Editorial: Choosing to do nothing

Apr. 19, 2013 @ 01:54 PM

Our U.S. senators had a chance Wednesday to do the least they could.

Instead, they did even less.

Maybe it was craven political pragmatism. Perhaps it was irrational fear of the power of the National Rifle Association. Or maybe it was the much more rational fear of losing contributions from the NRA next year.

Regardless of the reason, Senate Republicans – including North Carolina’s Richard Burr - banded with several rural-state Democrats to vote down gun-control legislation proposed by Democrat Joe Manchin of West Virginia and Republican Pat Toomey of Pennsylvania that would have provided tighter background checks for buyers and banned assault weapons.

The Senate also did away with a proposed ban on high-capacity ammunition magazines.

Burr’s vote came as no surprise. On Wednesday, The Herald-Sun’s Gregory Childress reported that Triangle mayors – including Bill Bell from Durham and Mark Kleinschmidt from Chapel Hill – tried once more to lobby Burr and Democrat Kay Hagan to the cause of improved background checks. Burr made his position clear.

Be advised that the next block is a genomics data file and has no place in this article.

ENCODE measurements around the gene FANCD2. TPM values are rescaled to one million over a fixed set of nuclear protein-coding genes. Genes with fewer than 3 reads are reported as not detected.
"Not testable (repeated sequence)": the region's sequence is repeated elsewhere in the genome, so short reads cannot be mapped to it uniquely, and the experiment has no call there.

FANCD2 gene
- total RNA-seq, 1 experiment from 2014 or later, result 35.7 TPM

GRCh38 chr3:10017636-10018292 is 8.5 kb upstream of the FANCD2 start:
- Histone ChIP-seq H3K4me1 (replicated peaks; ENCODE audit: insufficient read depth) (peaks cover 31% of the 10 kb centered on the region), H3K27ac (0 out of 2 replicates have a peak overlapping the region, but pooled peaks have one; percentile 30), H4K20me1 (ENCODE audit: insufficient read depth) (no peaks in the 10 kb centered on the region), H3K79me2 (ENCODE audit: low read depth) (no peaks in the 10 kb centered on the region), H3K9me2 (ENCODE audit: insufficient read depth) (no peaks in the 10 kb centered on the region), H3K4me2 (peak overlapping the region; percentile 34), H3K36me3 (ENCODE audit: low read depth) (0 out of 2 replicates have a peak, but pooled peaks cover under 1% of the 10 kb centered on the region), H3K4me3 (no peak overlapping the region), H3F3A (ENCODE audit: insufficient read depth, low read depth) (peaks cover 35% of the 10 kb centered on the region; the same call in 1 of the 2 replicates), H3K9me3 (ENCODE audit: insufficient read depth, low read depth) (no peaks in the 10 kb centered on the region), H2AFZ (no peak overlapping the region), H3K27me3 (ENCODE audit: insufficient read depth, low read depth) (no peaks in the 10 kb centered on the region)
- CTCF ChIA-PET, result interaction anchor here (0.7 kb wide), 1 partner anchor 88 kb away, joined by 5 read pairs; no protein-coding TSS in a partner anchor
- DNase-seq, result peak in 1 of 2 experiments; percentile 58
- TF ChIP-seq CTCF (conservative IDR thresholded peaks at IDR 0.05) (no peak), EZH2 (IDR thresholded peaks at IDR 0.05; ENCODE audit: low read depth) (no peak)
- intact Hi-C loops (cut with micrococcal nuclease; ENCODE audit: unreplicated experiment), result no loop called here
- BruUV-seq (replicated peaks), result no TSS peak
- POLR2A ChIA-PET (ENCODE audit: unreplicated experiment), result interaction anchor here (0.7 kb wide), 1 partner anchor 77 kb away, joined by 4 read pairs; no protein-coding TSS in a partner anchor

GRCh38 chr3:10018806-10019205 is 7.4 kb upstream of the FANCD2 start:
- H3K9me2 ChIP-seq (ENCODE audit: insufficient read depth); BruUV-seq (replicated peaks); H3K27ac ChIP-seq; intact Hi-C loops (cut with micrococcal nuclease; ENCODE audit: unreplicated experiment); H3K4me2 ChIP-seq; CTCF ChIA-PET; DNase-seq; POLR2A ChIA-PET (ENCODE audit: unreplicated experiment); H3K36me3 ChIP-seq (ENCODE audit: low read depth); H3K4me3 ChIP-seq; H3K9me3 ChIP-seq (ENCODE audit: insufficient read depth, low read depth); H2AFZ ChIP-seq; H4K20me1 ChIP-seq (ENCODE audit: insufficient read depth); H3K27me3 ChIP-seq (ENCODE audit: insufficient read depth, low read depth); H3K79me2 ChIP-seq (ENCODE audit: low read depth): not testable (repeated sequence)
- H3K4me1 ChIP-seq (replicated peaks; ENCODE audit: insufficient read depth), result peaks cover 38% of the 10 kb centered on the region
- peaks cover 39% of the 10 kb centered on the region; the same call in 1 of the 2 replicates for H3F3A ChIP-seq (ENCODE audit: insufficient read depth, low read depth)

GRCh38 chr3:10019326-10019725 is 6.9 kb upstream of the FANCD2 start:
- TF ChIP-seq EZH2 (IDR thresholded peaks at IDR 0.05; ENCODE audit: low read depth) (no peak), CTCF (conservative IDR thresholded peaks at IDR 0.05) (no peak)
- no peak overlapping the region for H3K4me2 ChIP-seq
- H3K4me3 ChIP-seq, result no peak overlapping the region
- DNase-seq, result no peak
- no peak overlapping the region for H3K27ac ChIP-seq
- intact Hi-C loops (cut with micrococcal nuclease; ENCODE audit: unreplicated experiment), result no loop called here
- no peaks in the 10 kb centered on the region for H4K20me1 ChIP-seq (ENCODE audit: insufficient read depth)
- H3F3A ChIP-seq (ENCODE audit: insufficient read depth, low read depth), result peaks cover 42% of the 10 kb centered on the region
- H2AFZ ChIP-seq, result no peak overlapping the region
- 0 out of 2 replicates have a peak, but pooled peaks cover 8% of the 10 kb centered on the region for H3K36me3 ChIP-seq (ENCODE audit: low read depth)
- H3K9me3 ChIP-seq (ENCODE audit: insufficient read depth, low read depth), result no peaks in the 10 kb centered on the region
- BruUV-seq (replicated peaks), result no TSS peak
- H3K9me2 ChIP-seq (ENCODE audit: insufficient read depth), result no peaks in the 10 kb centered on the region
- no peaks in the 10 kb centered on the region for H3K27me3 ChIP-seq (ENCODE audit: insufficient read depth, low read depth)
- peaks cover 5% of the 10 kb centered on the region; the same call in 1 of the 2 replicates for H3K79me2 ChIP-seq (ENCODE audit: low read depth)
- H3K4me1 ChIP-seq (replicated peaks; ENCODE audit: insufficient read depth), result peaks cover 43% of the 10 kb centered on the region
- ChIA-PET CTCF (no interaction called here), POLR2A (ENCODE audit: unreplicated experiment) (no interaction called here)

“After reviewing the current text of the Manchin-Toomey proposal, I have numerous Second Amendment due process and privacy concerns that make the legislation too problematic for it to ever become law,” Burr said.

Hagan supported expanded background checks and voted in favor of the doomed legislation, but stopped short of wanting a ban on assault weapons or high-capacity ammo magazines.

“I am concerned that amendments banning assault weapons and high-capacity magazines could infringe on the rights of lawful gun owners, and I will not support such measures,” she said.

President Barack Obama called the outcome “shameful.” And, no matter what patriotic face opponents try to put on their vote, the president is correct.

Senators could have done something. It wouldn’t be much. It wouldn’t prevent aberrations like Newtown. Nothing could. We know that.

But it might have helped prevent some more common crimes, such as domestic violence, without infringing on Second Amendment rights.

They had a chance to do the least they could.

Instead, they did even less.

We think Gabrielle Giffords, the former Arizona representative who survived a mass shooting in Tucson, put it best in her op-ed piece in The New York Times after Wednesday’s vote:

“They looked at these most benign and practical of solutions, offered by moderates from each party, and then they looked over their shoulder at the powerful, shadowy gun lobby – and brought shame on themselves and our government itself by choosing to do nothing.”


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